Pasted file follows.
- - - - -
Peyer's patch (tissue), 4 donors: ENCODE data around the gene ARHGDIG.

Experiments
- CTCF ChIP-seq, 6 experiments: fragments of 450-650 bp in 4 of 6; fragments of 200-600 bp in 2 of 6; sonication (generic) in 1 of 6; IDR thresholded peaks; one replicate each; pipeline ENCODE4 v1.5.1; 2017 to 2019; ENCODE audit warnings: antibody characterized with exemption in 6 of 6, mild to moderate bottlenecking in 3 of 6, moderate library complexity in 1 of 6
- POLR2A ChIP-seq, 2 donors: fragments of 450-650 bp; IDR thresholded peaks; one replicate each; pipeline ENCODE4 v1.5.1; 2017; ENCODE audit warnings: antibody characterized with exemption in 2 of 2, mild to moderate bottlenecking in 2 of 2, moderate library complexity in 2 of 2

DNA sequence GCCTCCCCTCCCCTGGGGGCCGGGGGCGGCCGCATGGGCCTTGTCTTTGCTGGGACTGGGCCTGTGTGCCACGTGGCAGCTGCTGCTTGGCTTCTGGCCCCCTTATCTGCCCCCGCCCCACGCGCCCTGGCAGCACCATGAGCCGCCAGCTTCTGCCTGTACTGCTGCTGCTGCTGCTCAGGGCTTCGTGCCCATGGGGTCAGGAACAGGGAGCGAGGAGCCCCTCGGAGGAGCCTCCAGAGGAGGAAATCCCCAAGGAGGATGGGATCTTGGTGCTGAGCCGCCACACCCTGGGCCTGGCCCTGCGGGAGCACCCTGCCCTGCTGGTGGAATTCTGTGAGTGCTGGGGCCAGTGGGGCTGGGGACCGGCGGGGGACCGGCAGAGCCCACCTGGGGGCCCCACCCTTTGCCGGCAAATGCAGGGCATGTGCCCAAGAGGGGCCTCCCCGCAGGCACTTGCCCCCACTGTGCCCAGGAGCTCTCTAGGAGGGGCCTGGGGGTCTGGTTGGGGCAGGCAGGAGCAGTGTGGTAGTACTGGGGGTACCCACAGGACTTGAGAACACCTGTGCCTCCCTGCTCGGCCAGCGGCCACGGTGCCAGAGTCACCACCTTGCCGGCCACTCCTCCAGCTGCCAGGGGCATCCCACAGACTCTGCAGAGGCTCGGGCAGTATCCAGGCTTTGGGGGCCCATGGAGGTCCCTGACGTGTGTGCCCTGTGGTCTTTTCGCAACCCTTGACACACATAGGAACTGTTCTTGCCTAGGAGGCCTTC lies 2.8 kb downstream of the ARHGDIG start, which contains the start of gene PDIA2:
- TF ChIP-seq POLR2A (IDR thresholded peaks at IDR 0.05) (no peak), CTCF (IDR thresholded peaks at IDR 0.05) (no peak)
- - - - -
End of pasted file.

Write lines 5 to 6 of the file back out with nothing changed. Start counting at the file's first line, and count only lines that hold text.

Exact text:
DNA sequence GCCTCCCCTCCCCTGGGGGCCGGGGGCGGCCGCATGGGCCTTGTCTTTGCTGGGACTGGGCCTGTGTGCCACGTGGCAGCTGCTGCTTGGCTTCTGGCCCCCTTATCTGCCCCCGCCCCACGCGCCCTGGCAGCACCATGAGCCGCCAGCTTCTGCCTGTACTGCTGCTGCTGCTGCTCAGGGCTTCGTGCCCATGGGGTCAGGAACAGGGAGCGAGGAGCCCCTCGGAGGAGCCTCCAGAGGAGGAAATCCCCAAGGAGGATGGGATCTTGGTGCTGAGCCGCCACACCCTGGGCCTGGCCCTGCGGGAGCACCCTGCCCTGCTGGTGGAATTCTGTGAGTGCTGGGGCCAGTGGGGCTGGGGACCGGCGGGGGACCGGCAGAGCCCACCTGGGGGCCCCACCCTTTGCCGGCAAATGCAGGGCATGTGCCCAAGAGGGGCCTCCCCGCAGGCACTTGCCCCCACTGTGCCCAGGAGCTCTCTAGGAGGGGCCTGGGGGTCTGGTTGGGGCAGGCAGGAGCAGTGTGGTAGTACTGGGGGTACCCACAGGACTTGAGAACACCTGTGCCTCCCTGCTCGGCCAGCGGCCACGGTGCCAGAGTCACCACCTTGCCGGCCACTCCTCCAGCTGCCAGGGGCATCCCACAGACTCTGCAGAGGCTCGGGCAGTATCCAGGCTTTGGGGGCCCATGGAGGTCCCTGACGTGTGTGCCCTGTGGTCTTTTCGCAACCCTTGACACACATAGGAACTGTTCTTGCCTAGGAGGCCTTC lies 2.8 kb downstream of the ARHGDIG start, which contains the start of gene PDIA2:
- TF ChIP-seq POLR2A (IDR thresholded peaks at IDR 0.05) (no peak), CTCF (IDR thresholded peaks at IDR 0.05) (no peak)